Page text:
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Penjor is the Sacred Mountain Symbol in Bali

25 October 2009

One day before Galungan, a penjor is erected in front of the house entrance gate. Hindu communities in Bali believe if from the height one will be easier to get composure and self-enlightenment. The height is associated with mountains, equals to penjor and a curved bamboo pole to make penjor’s is the mountain symbol.

The curved bamboo pole of the penjor is embellished with any kinds of crops, like paddy, bananas or other fruits that are suspended as a kind of sacrificial oblation. On the upper end of the penjor is hung a piece of white or yellow fabric as the symbol of purity and cleanliness as the ultimate goal of human life. Ultimate goal of human life is moksha (reunion with God). This ultimate goal lies in the plain sky. White is also denoted as high cloud above the mountain.

Having had religious value, the penjor is frequently delivers aesthetic or cultural values. Penjor’s are not merely a means of sacrifice, but also made for other needs than Galungan festivity. Here, penjoris employed as an indication that one is performing a certain ritual, for instance, a bridal penjor. This set of penjor is generally made and completed with high sanggah (bamboo altar shrine) and long lamak (decorative palm-leaf arrangement) as a path that leads the couple to their new journey of life.

bali penjorPenjor Galungan and other kinds of penjor have nearly the same form; however, the form of its sanggah and function distinguishes them. Penjor are used in the rice field has small size and commonly erected on the ritual of mebiukukung (one of rituals carried out when the paddy is turning yellow in the rice field). This rice field ritual functions as veneration to Goddess Sri (divine light of God) to invoke in order the harvested crops will be better. Penjor used in mebiukukung ritual does not contain any fruits, but only affixed with sampian (a kind of coconut leaf arrangement).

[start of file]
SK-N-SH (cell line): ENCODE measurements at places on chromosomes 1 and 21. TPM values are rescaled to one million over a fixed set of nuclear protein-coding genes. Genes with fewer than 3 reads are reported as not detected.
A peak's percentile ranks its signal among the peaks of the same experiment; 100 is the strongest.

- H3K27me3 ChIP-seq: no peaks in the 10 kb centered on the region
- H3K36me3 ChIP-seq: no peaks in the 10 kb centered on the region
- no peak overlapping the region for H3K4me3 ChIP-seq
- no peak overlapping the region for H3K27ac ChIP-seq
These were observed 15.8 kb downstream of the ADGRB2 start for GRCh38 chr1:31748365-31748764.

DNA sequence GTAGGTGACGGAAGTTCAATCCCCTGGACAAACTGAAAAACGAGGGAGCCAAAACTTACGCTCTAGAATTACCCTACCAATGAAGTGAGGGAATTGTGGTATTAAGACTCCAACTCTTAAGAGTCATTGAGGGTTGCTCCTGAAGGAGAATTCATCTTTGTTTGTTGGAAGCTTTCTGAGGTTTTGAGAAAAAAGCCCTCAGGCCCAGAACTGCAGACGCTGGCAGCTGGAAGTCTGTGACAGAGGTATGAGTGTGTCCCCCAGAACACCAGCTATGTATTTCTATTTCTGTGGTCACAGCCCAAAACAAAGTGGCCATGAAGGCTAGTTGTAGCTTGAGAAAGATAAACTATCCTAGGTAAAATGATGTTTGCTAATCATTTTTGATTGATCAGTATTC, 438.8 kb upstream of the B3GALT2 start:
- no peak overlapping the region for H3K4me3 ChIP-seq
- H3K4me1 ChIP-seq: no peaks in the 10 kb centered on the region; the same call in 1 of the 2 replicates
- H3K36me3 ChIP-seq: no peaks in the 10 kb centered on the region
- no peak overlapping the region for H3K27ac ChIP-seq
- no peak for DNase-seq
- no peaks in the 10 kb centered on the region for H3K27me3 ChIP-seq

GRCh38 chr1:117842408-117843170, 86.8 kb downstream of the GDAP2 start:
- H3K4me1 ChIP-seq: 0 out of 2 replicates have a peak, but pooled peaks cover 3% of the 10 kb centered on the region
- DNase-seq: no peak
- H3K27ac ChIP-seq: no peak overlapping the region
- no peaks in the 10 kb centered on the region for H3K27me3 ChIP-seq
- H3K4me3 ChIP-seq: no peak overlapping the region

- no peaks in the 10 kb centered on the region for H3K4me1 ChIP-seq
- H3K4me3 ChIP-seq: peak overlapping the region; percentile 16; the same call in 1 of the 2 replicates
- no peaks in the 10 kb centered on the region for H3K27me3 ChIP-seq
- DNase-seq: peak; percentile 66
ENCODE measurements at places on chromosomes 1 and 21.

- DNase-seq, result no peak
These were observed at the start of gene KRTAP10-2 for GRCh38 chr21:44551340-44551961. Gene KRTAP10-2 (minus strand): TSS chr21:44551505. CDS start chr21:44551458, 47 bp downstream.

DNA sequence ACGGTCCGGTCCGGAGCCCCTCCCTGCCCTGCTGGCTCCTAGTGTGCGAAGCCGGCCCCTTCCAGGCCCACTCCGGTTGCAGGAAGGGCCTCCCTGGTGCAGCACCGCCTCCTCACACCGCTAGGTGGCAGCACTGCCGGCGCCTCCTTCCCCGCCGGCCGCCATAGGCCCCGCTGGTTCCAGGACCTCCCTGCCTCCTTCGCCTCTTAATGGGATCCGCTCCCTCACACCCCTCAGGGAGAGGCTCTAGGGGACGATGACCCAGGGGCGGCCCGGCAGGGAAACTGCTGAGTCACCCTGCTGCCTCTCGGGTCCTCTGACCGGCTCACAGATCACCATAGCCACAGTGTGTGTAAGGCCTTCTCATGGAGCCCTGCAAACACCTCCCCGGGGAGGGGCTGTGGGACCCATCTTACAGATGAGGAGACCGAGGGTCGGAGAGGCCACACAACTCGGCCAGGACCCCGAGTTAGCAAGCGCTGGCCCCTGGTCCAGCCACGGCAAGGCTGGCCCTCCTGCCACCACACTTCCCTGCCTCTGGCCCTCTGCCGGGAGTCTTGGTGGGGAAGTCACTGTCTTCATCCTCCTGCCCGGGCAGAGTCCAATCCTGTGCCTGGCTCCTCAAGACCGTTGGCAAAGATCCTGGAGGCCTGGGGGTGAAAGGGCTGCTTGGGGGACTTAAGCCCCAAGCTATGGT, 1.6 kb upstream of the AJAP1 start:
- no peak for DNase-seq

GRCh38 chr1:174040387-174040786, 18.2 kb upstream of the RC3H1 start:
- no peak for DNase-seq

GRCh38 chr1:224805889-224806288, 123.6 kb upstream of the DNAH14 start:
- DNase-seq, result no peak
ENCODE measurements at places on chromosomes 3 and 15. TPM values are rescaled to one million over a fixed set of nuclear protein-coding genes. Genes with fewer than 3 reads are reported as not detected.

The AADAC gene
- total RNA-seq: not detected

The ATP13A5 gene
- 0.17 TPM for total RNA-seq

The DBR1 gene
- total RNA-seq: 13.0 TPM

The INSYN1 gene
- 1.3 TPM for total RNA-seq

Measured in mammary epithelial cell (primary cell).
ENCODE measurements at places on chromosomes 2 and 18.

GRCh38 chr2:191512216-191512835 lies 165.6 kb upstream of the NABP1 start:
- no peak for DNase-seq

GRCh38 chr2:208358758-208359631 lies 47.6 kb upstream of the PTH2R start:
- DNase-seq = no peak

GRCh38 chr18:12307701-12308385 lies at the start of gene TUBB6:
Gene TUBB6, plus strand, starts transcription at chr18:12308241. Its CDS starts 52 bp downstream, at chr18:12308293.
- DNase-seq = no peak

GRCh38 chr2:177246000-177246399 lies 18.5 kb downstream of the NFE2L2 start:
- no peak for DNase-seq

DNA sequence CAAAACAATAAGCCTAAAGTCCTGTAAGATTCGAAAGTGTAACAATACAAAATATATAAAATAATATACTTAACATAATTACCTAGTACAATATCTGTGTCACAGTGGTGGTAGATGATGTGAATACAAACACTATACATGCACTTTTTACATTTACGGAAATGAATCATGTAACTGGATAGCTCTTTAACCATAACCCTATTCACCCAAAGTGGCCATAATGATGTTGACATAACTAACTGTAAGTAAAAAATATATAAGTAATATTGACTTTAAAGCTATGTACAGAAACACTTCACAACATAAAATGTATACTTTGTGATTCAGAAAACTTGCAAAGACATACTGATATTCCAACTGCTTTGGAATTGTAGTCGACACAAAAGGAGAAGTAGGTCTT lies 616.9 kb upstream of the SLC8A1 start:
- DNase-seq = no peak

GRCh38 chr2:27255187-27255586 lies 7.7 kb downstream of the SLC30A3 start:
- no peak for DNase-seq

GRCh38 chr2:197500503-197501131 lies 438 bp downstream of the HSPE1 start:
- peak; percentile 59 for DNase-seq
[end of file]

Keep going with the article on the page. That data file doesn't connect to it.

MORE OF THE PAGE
In this case, penjor can be divided into two kinds, namely the sacred and that of decoration. At a glance, both look the same, but they are indeed different. Penjoras complement of a religious ceremony is made sacred, its content should be complete and marked off with the presence of sampian indicated by elements of leaves, fruits (crops), paraphernalia (sanggah to put the oblation) and a piece of white or yellow fabric. The content of decorative penjor is not complete—indeed, also added with sampian but not along with canang sari (means of veneration for the Hindus) and crops. Even though it contains some leaves, they are just intended for decoration.

So, how about the penjor that is set in place or by other religions? If the penjor merely intended for decorative purpose, it does not matter. But, if such a penjor has already contained sesajen (oblation), it is unacceptable and needs putting into question. If the penjor is used sacredly as a Hindu symbol and its ingredients comply with the requirements as mandated in Hinduism and it is employed by those of Hindu devotees and furthermore if the symbols belong to Hindu but employed by other religions, it is obviously a different case and may provoke the word ‘harassment’.